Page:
Today, the debate concerning equity investments has become particularly interesting. The companies in which we invest are valued at approximately 16 times their free cash flow. Investing in these companies should, theoretically, generate around 6% return (1/16), with half of it being tangible through an average dividend yield of about 3%. The other half is reinvested in the company for further growth. Meanwhile, the 6% return that we speak of is in stark contrast to the zero % bond yields in Europe. The difference between the two, also referred as the risk premium, has rarely been so big, and, clearly, is in favour of equity investments.
Regarding fixed income, we have focused on two main drivers. Firstly, we raised the duration of our fixed income investments significantly over the past year. The decline in yields has, therefore, led to strong returns in the fixed income portfolios. Near the end of June, however, as a result of falling interest rates, we again reduced the duration, which now stands at 5 years on average. The second driver revolves around the relative attractiveness of investments in USD. They yield about 2.5% above investments in EUR, which is certainly appealing. We have therefore invested nearly half of our fixed income investments in USD. This guarantees us 25% more interest income over the next 10 years, which will prove to be a strong protection against the fluctuation of the EUR/USD exchange rate. Hence, we built portfolios with approximately 2% gross yield to maturity with a duration of 5 years.
Within each risk profile, we have a maximum equity allocation. Our investment strategy is bottom-up, with a particular emphasis on in-depth analysis in order to gain thorough knowledge of the companies we cover. During the analysis, we pay extra attention to high quality companies, with high free cash flow generation and robust balance sheets. The stories of these companies are written by the millions of people working within these companies generating ample (free) cash flow, currently at a rate of 6% annualised. A portfolio invested in equity and fixed income offers a high liquidity, which is not necessarily the cash with real estate and private equity investments. Nevertheless, market prices are constantly changing, resulting in an enduring challenge. Volatility can cause unrest for those who are monitoring it. Emotions could eventually take the upper hand and disrupt a gradual long-term investment strategy.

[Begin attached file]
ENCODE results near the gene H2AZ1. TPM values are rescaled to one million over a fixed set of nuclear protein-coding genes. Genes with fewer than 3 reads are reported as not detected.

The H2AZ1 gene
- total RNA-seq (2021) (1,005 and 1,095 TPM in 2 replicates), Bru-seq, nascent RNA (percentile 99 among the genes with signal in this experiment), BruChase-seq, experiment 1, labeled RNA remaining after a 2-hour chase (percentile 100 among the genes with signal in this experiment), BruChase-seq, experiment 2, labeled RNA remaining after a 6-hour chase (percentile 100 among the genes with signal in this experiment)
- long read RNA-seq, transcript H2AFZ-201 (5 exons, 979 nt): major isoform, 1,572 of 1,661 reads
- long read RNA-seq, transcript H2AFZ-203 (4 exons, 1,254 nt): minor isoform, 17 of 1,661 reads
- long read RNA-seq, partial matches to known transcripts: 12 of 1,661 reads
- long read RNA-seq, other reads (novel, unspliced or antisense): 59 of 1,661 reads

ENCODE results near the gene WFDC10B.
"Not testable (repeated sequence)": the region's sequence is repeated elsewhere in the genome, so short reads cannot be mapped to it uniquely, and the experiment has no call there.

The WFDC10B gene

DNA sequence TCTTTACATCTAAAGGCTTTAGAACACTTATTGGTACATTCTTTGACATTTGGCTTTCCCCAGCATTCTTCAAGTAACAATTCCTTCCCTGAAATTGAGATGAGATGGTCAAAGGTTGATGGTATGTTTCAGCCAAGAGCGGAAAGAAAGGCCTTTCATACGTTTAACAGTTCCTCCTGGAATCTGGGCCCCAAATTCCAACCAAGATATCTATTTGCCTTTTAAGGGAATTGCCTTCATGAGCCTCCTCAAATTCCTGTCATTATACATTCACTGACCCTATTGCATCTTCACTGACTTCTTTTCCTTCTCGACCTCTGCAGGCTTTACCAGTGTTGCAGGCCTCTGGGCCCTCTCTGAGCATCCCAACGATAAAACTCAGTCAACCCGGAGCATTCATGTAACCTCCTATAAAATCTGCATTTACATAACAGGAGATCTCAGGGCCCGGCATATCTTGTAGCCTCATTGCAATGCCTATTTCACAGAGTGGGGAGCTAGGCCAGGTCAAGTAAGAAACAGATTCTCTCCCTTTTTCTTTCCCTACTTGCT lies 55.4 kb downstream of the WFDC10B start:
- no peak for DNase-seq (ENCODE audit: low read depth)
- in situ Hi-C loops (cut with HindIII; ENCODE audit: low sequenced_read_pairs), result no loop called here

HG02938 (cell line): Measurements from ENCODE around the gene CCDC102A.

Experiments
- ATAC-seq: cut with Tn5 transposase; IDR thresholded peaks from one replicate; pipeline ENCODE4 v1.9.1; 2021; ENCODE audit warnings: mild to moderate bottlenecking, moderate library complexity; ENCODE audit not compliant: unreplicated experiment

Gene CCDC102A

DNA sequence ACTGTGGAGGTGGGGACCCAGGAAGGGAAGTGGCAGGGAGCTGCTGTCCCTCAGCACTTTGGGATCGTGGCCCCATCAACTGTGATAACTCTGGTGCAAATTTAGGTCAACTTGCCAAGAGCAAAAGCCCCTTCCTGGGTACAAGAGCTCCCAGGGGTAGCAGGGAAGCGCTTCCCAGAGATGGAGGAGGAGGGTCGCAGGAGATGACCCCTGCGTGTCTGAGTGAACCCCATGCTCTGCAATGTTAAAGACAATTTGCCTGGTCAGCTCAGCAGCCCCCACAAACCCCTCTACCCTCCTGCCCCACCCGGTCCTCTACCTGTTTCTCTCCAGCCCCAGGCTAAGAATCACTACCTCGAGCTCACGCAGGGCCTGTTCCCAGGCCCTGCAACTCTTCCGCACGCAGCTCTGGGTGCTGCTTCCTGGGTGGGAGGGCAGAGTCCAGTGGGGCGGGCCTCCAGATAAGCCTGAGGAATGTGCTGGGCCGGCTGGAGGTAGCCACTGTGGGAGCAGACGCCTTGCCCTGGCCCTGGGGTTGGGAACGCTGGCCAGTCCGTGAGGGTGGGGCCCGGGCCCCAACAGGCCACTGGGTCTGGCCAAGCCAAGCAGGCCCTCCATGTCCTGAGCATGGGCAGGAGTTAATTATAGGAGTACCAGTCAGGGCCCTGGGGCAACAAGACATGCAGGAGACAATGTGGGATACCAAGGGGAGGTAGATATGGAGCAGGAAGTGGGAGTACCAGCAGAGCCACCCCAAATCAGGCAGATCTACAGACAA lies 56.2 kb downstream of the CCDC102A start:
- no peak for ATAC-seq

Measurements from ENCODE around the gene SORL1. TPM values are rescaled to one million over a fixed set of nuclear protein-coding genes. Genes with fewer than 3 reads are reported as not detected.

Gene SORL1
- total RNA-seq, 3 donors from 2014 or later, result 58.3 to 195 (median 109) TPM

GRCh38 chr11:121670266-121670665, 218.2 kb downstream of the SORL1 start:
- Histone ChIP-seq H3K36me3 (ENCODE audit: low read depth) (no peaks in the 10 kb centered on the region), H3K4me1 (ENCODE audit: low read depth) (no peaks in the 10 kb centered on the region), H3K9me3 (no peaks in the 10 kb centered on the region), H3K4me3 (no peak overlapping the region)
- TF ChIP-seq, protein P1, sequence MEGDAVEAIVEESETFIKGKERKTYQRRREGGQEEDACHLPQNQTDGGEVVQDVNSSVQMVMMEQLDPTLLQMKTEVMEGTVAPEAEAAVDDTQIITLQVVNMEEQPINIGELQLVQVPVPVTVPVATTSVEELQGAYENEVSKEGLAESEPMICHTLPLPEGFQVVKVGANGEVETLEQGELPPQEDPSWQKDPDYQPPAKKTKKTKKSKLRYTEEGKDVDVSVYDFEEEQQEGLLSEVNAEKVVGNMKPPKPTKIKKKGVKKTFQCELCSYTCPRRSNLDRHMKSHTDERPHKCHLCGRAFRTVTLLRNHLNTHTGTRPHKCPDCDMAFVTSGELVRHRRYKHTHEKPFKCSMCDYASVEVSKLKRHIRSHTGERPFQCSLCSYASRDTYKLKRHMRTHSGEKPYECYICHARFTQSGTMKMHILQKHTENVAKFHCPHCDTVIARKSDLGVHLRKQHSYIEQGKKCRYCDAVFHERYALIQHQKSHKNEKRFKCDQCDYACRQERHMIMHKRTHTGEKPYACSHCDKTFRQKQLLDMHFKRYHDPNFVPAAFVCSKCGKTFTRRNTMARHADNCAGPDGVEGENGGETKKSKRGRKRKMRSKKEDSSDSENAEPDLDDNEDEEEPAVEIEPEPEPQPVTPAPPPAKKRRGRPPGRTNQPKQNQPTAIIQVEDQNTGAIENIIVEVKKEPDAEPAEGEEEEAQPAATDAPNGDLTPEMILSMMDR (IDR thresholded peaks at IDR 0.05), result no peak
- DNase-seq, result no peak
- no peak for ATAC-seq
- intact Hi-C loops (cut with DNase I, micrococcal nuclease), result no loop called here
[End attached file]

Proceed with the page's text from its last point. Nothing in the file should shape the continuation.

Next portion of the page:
In conclusion, a quote which epitomizes what we discussed above: “Financial markets are a way to direct savings to corporate investments and to rely on the wisdom of the market participants to set a price and make long-term investments liquid”.
The executive board of CapitalatWork Foyer Group SA